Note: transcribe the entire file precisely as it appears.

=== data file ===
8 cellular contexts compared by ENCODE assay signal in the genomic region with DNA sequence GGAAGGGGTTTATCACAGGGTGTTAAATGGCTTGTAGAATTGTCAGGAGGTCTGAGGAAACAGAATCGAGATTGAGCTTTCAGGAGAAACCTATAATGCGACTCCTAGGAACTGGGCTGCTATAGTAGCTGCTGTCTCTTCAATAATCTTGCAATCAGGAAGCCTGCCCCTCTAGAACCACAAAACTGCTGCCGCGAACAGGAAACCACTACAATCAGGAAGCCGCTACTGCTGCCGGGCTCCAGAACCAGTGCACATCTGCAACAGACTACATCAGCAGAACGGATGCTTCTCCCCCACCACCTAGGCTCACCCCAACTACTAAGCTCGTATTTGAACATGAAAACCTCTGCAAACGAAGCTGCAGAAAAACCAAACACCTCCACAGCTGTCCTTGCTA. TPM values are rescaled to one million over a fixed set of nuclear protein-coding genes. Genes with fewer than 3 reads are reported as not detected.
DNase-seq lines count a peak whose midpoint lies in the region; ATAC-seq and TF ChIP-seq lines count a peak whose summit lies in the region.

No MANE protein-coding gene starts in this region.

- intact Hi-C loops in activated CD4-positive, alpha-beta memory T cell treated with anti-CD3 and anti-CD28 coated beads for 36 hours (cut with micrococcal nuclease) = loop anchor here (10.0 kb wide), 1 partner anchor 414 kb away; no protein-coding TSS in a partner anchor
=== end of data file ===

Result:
8 cellular contexts compared by ENCODE assay signal in the genomic region with DNA sequence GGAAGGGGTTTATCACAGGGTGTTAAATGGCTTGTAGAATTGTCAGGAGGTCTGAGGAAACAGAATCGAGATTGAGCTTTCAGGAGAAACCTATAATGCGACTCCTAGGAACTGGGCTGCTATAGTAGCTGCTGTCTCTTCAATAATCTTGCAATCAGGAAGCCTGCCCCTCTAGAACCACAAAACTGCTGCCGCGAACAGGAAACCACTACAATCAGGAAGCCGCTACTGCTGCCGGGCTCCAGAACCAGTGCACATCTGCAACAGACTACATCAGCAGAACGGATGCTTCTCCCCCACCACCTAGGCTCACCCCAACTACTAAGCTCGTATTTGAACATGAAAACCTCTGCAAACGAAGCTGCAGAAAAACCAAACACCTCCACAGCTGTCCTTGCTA. TPM values are rescaled to one million over a fixed set of nuclear protein-coding genes. Genes with fewer than 3 reads are reported as not detected.
DNase-seq lines count a peak whose midpoint lies in the region; ATAC-seq and TF ChIP-seq lines count a peak whose summit lies in the region.

No MANE protein-coding gene starts in this region.

- intact Hi-C loops in activated CD4-positive, alpha-beta memory T cell treated with anti-CD3 and anti-CD28 coated beads for 36 hours (cut with micrococcal nuclease) = loop anchor here (10.0 kb wide), 1 partner anchor 414 kb away; no protein-coding TSS in a partner anchor